Pritchard said current Illinois law requires some schools to have a school breakfast program, but many students are still starting their day off hungry.  Traditional school breakfast programs serve breakfast before the start of the school day and require students to arrive to school early, which can be especially difficult for kids riding the bus and other low income students.  

“’Breakfast after the bell’ will reach more children and help them focus on learning throughout the day,” Rep. Pritchard said.  “We need to make sure that the conditions are right for students to have the best chance to study and succeed.” 

Senate Bill 2393, requires schools with 70 percent or more low income students to implement a “breakfast after the bell” program.  According to Rise and Shine Illinois, the state ranks 42nd in the nation in providing students with a school breakfast.  The new law could help capture $42 million in additional federal funding for schools.  


Secretary of State Jesse White announced today that his office has reinstated the mailing of vehicle registration reminder notices to Illinois drivers. To offset the cost of the mailings, White is drafting legislation allowing his office to offer advertising space on the mailings. In addition, White is urging the public to sign-up for email notices to further reduce mailing costs.

The Secretary of State’s office discontinued mailing reminders in October 2015 due to the lack of funding as a direct result of the state budget impasse. The stop-gap budget recently passed by the legislature and signed into law by the Governor allows White’s office to reinstate the notices.

Read more on the Caucus Blog.
Observations and comments about state government by State Representative Robert W. Pritchard.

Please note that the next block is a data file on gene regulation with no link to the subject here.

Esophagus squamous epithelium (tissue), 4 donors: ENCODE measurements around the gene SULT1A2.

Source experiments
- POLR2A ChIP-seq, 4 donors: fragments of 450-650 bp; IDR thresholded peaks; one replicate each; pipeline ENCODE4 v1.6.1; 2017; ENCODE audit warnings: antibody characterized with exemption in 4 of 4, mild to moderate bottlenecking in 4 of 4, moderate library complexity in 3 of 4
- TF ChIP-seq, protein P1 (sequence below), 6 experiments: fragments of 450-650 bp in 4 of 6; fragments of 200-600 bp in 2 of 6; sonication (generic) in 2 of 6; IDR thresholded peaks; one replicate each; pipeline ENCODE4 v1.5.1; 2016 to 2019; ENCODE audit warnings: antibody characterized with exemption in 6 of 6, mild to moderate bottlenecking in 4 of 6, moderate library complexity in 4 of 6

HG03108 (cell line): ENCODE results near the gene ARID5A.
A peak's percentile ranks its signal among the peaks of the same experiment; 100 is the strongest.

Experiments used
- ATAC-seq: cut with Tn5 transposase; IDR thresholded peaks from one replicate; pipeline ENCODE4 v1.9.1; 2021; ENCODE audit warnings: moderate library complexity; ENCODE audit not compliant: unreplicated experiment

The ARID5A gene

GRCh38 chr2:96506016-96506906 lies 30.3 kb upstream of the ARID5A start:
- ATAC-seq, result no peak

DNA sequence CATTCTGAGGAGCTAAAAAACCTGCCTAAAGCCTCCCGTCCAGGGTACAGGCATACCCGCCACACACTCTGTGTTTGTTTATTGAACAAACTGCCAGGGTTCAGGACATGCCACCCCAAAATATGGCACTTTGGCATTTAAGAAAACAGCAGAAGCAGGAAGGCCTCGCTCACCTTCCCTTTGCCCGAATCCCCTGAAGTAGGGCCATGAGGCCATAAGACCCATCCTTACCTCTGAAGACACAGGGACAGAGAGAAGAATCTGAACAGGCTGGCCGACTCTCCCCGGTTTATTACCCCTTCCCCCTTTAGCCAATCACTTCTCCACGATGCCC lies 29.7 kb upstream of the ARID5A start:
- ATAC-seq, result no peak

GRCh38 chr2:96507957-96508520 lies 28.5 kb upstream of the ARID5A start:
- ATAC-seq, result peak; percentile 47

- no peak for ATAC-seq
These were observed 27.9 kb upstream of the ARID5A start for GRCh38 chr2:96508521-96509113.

District Office 815-748-3494 or E-Mail to bob@pritchardstaterep.com 
August 1, 2016

In This Issue:
Ø  Despite Budget, Schools Fear Funding Cuts
Ø  NIU Receives Approval to Resume Stevens Project
Ø  School Funding Reform Commission Faces Large Task
Ø  County Fairs Display Youth Skills
Ø  Struggle for Fair Redistricting Continues
Ø  Bill Protects Children of Military Families
Ø  Summer Readers Rewarded

Despite Budget, Schools Fear Funding Cuts
After years of funding cuts and proration of funding, many school districts don’t trust the state to provide more money towards education this year.  The stopgap budget approved in June appropriated just over $1 billion more for PK-12 education this fiscal year including a $361 million increase in general state aid, $250 million for low resource schools, and $75 million more for early childhood education. 
In my legislative district, every elementary and secondary school is appropriated at least some increase in state funding compared with last year.  Despite this, many local schools are considering budgets that will cut programs and even lay off some workers.  The reason is obvious, they don’t believe the state will have enough revenue to provide the promised funding and operating costs are rising faster than revenue growth.
While the stopgap budget appropriates a full year funding for education, all other areas of the state budget are only provide enough money to operate through December.  The State Comptroller estimates there will be over $10 billion in unpaid bills by December 31. 
So as schools finalize their budgets for the 2016-17 school year this month, many are continuing to tighten their financial belts.  I applaud the difficult job that school administrators and school boards have in providing a quality education for every child, complying with state mandates and trying to estimate what the state will be able to pay.  Despite the Governor’s priority for education funding, there isn’t enough state revenue to fund everything.